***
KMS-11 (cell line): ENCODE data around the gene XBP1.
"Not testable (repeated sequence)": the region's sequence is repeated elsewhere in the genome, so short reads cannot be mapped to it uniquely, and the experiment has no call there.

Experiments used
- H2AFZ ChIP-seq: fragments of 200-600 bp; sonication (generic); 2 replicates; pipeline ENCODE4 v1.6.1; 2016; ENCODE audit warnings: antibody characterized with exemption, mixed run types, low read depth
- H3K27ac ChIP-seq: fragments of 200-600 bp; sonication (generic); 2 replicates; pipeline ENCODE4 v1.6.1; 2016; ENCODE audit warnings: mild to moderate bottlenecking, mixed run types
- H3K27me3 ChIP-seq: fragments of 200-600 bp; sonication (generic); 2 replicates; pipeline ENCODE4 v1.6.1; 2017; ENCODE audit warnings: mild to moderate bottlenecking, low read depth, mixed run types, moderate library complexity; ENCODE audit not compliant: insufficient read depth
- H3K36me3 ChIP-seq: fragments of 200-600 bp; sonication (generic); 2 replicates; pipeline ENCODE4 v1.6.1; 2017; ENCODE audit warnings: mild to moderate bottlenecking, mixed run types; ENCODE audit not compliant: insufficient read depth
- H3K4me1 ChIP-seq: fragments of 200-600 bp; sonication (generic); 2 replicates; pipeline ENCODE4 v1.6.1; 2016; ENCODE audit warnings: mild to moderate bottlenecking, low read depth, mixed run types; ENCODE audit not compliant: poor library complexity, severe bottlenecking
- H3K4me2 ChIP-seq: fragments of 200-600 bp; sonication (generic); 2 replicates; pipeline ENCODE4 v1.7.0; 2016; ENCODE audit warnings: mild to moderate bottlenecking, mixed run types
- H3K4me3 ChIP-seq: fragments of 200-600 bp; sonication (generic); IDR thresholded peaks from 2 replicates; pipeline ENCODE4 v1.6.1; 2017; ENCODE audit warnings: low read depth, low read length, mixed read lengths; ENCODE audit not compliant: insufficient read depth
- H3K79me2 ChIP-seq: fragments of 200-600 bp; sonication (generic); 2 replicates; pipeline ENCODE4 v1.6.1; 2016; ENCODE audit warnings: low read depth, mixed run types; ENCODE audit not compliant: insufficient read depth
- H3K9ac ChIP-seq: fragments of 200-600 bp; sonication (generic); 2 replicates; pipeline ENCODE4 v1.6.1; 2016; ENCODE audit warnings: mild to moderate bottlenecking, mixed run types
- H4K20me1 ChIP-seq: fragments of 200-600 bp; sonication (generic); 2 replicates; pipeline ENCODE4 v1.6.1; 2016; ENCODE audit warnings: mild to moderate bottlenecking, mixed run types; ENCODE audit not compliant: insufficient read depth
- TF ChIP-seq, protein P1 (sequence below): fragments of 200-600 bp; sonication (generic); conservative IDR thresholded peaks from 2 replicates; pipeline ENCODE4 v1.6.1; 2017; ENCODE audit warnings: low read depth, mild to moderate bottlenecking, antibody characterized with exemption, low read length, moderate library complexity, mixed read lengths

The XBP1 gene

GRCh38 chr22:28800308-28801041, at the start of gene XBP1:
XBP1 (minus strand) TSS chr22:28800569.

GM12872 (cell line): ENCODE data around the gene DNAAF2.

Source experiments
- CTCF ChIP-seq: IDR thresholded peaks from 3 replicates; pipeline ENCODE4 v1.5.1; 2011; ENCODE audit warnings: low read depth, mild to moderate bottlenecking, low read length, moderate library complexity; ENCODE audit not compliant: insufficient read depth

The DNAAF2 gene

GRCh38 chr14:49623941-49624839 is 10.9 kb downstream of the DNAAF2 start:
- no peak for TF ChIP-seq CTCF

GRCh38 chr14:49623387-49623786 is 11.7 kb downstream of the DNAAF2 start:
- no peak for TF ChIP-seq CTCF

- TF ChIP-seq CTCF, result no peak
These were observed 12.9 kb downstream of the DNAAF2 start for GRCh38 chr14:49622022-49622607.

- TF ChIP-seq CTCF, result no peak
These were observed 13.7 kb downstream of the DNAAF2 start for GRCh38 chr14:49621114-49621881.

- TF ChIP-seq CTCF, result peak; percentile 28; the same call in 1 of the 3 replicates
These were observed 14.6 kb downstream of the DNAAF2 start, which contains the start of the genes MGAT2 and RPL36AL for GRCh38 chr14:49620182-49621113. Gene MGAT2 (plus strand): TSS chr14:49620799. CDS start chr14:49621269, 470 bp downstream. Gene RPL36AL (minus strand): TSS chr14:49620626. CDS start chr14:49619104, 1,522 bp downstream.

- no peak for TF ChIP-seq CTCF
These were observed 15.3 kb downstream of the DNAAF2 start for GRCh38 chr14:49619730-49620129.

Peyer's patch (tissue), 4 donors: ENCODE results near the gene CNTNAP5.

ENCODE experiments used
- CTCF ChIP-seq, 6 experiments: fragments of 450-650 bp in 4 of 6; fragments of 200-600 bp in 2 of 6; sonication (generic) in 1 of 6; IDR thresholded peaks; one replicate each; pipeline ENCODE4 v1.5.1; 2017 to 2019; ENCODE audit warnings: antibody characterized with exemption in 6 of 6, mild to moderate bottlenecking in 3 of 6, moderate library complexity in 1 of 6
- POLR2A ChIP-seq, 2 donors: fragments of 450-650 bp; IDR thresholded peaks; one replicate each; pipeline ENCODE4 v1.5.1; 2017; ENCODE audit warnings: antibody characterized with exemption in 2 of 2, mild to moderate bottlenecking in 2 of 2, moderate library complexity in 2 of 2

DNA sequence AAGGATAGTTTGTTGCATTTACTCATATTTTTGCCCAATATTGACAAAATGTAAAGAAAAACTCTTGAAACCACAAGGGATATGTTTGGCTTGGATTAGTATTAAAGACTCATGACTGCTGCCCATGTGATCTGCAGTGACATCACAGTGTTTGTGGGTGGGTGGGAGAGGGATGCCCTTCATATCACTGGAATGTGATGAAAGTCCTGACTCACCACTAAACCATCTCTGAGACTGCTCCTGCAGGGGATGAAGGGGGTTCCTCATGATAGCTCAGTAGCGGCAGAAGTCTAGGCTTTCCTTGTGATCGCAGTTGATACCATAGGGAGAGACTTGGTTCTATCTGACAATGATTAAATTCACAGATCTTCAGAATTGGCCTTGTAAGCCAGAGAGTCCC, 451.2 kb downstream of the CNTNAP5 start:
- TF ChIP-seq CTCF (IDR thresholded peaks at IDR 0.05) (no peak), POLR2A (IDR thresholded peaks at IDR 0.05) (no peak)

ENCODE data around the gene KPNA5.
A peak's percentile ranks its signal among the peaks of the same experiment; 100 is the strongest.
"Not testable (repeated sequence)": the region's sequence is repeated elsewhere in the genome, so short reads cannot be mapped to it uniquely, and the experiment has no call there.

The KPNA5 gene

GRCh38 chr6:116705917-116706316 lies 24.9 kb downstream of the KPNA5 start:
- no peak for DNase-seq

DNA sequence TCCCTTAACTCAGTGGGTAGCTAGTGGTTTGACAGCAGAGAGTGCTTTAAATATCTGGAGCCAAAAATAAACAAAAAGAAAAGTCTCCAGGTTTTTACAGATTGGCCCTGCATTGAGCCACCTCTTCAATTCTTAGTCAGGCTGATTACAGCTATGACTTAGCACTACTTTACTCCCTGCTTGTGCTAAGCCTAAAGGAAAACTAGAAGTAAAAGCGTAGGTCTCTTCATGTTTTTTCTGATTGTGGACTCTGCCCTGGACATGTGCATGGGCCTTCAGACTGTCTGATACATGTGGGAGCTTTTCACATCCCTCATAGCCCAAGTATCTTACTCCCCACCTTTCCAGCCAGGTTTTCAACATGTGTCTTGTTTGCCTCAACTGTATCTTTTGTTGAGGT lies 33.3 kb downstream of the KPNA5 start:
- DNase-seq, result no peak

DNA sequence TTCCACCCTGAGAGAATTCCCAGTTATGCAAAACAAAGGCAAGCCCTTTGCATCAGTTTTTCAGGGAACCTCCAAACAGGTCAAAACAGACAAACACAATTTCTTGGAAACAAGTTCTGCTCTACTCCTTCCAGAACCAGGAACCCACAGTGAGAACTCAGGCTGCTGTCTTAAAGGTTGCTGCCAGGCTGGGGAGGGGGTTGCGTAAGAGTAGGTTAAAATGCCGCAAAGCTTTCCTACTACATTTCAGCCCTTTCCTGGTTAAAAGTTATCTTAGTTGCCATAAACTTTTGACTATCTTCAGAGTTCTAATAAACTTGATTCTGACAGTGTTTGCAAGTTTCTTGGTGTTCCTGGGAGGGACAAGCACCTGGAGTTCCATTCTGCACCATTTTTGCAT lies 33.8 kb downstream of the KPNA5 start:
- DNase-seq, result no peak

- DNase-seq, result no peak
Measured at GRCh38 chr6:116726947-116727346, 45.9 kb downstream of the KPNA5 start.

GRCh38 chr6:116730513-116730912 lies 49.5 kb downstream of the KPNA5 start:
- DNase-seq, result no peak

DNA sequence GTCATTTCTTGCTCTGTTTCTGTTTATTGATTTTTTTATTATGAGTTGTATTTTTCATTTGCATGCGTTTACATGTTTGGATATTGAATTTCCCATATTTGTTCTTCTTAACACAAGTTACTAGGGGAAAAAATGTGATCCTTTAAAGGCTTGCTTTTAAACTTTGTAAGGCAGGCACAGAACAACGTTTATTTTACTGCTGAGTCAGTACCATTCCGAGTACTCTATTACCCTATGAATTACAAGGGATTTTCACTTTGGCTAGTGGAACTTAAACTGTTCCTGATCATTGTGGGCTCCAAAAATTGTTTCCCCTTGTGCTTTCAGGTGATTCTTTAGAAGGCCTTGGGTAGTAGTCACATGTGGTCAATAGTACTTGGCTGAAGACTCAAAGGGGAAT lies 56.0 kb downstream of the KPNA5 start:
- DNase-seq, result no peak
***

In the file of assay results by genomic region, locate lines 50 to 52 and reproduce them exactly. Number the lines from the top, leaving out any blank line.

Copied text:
- DNase-seq, result no peak
Measured at GRCh38 chr6:116726947-116727346, 45.9 kb downstream of the KPNA5 start.

GRCh38 chr6:116730513-116730912 lies 49.5 kb downstream of the KPNA5 start: